Learning to Think Through Health Claims

A friend posted this link on Facebook recently. It’s entitled ‘Our world is awash in bullshit (sorry about the language) health claims. These scientists want to train kids to spot them.’

As someone who works part time in health, and has done for thirty years (doesn’t that sound a dreadfully long time!) now, it’s something I’m passionate about, but also frustrated.

Day after day I have to explain to people that no, your body isn’t actually put together like that no matter what the CAM (complimentary and alternative medicine) practitioner told you. And no, that isn’t actually how that technique works, because of this physiology. I usually use a combination of images of anatomy, and what I like to refer to as ‘safe sites’ for finding information. But it’s difficult, and becoming harder every year.

This week I also saw multiple memes, posts and comments shared by well meaning (I’m sure) people who have either simply copied and pasted something without actually checking facts, or who actually truly believe whatever inaccuracy they’ve just posted, despite said inaccuracy being completely in denial of chemistry, biology, or physics.

Some of those memes are hurtful, particularly to the sufferers of the disease/condition/injury that such things may often trivialise. They know all too well the hurt that something like a meme that suggests their problem can be cured by something as simple as eating bananas, for example, can cause.

For some reason, there is more and more distrust of conventional medicine in some circles, and an adherence to CAM.

Just recently I was told that the bruises left from  cupping were the ‘bad blood and toxins’ being drawn out. They had been told that the cups are able to discriminate between ‘bad blood’ and ‘good blood.’ Now, if you have even a smattering of biology or physiology, you know that the reason you have a liver and kidneys is to remove the waste products from your body, and that the bruising left by cupping is simply bruising – because of the suction used to hold the cups on breaking the capillaries.If you want a bit more of a breakdown, pop along to Science Blogs.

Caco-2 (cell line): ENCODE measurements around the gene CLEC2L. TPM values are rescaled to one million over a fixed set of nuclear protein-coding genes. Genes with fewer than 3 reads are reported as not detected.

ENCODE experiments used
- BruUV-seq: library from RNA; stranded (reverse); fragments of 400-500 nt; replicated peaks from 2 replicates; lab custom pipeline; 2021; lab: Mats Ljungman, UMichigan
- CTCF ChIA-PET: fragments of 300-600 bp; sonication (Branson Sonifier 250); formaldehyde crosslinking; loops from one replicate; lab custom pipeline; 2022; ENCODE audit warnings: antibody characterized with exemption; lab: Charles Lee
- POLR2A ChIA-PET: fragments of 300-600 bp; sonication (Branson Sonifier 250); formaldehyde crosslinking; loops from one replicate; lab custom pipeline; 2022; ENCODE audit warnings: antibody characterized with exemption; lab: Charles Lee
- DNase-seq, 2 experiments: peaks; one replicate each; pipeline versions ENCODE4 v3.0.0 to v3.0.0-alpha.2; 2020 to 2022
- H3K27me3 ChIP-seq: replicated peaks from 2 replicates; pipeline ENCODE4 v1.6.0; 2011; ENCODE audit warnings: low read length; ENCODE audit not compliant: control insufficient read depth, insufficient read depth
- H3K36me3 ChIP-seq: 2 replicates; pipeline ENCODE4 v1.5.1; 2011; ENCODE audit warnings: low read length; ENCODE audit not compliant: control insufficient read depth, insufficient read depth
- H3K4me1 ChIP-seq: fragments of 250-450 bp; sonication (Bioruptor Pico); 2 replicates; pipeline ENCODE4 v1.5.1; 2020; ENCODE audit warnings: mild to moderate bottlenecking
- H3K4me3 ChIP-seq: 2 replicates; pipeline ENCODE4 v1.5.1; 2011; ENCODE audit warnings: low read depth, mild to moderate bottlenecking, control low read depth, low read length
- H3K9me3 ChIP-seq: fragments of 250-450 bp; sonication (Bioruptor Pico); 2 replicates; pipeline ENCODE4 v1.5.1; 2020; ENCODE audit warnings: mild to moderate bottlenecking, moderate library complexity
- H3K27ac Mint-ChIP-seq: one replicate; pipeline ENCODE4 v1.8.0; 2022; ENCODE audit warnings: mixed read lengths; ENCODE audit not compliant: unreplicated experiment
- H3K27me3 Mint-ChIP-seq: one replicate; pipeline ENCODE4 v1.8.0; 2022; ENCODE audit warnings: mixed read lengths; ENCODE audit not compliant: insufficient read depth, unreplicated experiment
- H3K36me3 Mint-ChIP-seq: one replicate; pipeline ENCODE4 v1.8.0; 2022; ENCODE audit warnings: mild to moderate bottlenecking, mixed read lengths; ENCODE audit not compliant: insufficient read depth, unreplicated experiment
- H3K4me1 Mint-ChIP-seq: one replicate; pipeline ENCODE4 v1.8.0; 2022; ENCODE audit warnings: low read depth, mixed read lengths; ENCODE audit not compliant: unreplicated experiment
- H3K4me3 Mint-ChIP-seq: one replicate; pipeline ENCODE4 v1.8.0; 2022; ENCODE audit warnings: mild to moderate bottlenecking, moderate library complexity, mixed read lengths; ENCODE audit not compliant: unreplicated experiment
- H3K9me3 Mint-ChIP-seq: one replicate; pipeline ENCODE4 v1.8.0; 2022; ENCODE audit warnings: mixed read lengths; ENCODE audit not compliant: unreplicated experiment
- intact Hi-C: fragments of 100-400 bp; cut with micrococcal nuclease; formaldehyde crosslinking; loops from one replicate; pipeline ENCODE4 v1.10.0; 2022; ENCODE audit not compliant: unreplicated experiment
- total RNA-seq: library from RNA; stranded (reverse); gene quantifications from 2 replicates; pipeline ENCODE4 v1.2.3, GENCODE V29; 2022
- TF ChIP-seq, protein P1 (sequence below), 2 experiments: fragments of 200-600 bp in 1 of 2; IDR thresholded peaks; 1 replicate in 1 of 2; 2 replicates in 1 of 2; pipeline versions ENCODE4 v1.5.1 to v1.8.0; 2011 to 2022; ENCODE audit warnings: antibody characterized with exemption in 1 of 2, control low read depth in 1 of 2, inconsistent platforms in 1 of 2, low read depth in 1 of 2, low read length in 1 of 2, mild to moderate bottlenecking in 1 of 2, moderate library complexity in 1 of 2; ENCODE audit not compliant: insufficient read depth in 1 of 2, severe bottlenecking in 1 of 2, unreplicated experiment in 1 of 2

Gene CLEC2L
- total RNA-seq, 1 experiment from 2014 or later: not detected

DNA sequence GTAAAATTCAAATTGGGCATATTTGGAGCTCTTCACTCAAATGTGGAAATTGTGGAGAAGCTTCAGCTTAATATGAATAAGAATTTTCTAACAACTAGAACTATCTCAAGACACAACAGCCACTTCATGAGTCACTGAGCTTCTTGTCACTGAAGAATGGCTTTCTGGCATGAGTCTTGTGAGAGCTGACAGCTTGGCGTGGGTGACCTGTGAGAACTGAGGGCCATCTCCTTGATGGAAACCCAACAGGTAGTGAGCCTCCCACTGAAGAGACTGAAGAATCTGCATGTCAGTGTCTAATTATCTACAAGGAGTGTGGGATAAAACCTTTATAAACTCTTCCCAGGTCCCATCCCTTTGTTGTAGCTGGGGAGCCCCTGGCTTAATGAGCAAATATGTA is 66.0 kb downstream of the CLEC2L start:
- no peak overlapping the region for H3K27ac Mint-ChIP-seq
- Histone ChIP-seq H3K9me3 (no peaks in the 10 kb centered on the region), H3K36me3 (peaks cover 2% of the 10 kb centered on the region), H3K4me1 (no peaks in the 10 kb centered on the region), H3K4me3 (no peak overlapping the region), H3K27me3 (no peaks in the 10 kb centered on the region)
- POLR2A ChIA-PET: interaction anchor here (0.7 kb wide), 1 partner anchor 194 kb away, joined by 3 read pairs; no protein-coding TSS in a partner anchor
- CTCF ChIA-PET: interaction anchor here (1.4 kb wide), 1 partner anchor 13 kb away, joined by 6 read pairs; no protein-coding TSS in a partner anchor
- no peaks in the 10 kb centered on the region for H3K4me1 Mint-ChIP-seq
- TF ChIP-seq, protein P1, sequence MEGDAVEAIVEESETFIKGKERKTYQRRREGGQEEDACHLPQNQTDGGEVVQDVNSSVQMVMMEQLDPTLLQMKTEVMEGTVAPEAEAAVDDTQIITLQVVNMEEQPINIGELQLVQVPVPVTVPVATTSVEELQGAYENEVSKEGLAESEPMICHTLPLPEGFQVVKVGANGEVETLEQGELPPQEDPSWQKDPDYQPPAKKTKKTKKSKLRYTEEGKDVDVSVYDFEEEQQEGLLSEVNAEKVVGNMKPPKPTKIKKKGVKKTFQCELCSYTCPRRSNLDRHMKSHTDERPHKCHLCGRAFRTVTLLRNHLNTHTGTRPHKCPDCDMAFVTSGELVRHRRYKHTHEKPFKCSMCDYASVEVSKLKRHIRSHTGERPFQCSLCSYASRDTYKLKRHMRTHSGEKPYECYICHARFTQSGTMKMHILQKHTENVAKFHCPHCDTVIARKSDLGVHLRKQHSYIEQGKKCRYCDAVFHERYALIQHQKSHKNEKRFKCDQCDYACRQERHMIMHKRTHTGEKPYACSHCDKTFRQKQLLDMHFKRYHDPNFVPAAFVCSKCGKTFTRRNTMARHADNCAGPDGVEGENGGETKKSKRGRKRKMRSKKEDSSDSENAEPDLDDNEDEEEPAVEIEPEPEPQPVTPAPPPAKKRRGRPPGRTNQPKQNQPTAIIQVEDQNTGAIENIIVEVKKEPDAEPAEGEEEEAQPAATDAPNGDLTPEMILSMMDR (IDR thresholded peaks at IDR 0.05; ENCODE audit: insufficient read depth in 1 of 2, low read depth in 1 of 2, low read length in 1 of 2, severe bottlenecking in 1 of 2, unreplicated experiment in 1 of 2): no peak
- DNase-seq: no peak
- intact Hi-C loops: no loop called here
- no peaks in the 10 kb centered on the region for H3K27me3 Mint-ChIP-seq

Reposting dodgy health advice on social media without checking its authenticity is dangerous. In some cases, it may lead to someone’s death. In others, contribute to debility and adverse events. At the very least, posting such things makes my job, and your GP’s job, harder.

Some things may do no harm, yet others will have lasting consequences. My rule is generally: If you don’t know it’s true, don’t post it. And if you don’t know how to find out if it’s true, still don’t post it, even if another friend has.

Of course, there are some telltales to help. If the claims are very wide ranging and apparently miraculous, then you can be pretty sure they’re unsubstantiated. If they claim a cover up for a particular ‘cure,’ then you can also be pretty sure they’re unsubstantiated. Why, you might ask? Because if they were substantiated, they’d already be called ‘medicine.’

It takes time, hard work, and science for something to be substantiated. In the meantime, remember that your conventional health practitioner is a professional who also has a passionate desire to see you get better.

Also, read the first link. It’s a tool for kids in Uganda, but it has application for everyone, and we can all learn something from it. So when you next hear/see a new health claim, be it in meme form, article, comment or post, think about it first, examine the evidence (an anecdote is not enough!) from a reputable place, and then think again.


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